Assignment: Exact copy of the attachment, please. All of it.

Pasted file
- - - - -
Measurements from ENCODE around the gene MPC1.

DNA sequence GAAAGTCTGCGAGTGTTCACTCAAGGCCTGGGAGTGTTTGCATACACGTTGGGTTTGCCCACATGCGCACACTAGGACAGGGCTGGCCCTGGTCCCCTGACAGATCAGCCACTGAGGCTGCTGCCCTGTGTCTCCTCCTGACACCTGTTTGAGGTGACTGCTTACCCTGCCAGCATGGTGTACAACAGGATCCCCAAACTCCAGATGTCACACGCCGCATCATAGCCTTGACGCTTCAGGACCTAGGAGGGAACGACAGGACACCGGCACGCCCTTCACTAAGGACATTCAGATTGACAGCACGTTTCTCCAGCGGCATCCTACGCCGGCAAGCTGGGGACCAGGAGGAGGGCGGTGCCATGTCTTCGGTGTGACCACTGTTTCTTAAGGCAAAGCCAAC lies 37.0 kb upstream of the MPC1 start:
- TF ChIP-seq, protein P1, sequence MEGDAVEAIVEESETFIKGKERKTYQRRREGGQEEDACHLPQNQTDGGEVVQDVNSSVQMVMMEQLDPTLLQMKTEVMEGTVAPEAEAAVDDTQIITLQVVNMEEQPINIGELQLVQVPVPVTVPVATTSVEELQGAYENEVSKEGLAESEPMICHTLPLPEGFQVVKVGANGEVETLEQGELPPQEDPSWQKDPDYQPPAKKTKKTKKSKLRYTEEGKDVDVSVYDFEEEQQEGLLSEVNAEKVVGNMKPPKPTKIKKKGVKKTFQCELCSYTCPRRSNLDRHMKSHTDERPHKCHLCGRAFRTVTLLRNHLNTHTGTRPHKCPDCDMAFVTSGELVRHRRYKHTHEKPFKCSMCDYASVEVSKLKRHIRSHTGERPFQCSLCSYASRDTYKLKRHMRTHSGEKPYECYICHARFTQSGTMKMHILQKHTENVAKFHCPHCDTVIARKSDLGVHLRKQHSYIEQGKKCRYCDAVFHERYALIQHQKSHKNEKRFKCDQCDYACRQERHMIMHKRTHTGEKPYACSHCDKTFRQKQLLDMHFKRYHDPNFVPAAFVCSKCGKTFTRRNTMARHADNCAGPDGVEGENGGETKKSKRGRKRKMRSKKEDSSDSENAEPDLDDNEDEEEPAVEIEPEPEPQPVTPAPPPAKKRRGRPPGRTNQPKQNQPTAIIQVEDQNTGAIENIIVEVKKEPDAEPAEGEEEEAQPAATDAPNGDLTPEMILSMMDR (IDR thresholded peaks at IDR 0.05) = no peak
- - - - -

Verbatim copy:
Measurements from ENCODE around the gene MPC1.

DNA sequence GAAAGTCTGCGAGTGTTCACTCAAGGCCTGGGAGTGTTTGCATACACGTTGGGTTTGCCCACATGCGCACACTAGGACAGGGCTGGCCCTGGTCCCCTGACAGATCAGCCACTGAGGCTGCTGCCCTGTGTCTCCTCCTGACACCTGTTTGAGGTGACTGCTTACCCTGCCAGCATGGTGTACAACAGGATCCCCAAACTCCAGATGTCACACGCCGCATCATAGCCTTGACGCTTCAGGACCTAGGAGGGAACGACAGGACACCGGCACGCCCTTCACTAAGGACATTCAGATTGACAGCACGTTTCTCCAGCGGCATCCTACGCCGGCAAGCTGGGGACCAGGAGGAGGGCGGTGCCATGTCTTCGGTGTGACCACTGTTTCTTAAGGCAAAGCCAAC lies 37.0 kb upstream of the MPC1 start:
- TF ChIP-seq, protein P1, sequence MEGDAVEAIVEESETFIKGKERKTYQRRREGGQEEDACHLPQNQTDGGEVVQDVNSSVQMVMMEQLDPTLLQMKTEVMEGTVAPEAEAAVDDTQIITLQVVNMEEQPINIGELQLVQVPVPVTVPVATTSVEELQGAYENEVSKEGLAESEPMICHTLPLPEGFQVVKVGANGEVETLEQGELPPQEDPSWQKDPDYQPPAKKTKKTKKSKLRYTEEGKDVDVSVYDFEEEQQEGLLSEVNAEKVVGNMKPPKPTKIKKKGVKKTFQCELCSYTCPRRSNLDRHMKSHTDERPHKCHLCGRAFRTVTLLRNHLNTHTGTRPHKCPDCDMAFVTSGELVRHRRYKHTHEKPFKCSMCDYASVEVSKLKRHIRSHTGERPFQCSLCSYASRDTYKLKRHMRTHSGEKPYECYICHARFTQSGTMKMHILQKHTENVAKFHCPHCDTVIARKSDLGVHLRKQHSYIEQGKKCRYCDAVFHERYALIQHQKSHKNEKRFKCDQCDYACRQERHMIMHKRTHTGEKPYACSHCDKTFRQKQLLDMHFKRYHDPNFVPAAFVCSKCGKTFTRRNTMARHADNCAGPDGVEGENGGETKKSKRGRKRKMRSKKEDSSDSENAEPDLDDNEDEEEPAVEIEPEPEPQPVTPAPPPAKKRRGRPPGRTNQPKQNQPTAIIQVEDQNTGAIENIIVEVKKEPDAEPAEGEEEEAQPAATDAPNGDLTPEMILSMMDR (IDR thresholded peaks at IDR 0.05) = no peak